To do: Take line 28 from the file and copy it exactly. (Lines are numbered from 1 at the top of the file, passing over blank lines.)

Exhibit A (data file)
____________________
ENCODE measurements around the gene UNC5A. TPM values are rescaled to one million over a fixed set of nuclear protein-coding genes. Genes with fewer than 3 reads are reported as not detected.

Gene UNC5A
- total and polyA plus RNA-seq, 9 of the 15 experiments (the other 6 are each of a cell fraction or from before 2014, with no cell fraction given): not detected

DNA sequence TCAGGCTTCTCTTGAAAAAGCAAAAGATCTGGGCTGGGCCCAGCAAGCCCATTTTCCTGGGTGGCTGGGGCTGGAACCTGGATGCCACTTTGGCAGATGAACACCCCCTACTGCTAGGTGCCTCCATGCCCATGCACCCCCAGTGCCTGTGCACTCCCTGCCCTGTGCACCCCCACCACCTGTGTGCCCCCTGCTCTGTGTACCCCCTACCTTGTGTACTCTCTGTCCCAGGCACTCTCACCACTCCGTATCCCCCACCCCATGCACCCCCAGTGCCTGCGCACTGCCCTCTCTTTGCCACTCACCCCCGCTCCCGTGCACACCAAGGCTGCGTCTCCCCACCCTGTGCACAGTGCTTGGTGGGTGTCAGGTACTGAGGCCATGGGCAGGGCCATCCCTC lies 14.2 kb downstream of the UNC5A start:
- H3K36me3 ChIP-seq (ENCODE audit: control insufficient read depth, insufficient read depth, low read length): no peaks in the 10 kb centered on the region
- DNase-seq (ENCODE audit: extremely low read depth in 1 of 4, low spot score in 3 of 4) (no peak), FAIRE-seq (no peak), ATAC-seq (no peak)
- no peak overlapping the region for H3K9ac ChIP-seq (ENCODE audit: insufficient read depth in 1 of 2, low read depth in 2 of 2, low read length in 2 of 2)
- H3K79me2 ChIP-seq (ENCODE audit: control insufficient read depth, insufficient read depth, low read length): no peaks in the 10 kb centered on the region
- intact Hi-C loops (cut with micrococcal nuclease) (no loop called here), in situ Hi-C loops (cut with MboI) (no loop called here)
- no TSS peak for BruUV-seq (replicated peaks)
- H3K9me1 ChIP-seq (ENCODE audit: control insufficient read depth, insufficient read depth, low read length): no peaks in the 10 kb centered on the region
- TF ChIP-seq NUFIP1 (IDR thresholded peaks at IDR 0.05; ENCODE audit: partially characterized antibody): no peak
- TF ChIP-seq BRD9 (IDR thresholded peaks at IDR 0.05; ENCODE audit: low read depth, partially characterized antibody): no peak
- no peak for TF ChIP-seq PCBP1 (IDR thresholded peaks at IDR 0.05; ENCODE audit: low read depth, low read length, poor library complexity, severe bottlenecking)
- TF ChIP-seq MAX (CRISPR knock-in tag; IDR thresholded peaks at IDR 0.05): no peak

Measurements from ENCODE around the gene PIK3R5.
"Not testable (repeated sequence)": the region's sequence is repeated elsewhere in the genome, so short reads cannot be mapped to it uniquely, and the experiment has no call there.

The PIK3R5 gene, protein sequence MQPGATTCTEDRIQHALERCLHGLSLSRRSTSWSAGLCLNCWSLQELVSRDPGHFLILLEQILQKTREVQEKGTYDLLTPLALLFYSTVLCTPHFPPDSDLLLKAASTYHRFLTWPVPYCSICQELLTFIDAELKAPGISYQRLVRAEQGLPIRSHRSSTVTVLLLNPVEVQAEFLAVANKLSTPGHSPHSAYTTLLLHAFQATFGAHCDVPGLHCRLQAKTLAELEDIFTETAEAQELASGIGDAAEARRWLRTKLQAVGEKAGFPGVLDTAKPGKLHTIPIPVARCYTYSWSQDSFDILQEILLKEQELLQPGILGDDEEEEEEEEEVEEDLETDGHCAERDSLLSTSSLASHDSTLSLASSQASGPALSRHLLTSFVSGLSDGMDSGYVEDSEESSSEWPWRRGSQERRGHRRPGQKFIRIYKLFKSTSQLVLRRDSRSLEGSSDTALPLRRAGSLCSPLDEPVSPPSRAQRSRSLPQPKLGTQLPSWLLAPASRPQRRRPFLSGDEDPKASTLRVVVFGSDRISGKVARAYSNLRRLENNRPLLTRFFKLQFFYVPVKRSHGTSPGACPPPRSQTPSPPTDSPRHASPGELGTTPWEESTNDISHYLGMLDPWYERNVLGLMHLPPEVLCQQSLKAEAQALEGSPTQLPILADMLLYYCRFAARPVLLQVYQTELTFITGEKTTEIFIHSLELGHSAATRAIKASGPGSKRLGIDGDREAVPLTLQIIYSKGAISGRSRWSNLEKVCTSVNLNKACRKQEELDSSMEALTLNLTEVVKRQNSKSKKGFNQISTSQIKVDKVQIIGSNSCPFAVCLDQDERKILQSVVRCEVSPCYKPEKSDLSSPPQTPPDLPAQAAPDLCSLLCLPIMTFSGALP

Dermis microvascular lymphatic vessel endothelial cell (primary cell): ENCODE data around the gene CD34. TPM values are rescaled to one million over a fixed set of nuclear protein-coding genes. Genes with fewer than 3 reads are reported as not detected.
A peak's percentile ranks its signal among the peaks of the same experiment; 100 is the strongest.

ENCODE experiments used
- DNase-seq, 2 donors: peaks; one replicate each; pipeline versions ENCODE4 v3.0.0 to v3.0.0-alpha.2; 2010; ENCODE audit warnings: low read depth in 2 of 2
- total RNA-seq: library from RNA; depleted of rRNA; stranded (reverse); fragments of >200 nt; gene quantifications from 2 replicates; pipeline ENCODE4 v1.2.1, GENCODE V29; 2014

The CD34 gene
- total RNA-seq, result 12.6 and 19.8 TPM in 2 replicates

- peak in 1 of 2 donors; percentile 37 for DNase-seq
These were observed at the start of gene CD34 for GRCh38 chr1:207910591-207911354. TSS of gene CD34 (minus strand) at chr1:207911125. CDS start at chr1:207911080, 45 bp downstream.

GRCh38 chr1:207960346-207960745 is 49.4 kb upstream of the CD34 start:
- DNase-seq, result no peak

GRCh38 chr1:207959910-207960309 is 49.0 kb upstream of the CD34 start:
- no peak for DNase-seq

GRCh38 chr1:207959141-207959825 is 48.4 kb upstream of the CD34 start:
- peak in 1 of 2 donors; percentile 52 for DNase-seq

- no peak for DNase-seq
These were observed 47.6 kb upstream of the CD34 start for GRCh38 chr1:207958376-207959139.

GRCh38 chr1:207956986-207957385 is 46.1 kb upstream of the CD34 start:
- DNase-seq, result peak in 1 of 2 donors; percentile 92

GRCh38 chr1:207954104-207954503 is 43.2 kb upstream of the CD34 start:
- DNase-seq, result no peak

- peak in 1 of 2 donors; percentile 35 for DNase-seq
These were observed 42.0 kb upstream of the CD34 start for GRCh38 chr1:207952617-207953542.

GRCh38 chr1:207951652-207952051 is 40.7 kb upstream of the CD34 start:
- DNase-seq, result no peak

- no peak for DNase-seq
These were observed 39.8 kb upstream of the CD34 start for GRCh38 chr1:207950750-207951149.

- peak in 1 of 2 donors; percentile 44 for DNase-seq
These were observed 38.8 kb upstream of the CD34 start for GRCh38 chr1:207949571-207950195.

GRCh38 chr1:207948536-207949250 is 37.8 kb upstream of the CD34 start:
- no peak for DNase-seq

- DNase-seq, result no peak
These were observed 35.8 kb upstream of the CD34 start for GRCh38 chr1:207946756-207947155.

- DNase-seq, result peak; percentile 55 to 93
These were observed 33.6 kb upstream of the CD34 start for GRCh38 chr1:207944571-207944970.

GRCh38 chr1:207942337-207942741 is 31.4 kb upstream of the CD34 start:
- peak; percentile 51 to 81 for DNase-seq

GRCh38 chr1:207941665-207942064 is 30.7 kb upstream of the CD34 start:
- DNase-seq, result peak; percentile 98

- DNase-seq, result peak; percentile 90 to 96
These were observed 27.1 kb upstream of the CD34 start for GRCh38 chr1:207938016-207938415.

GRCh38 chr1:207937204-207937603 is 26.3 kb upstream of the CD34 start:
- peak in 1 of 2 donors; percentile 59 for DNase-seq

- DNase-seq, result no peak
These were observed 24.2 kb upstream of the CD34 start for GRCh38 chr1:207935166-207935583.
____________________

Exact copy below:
GRCh38 chr1:207960346-207960745 is 49.4 kb upstream of the CD34 start: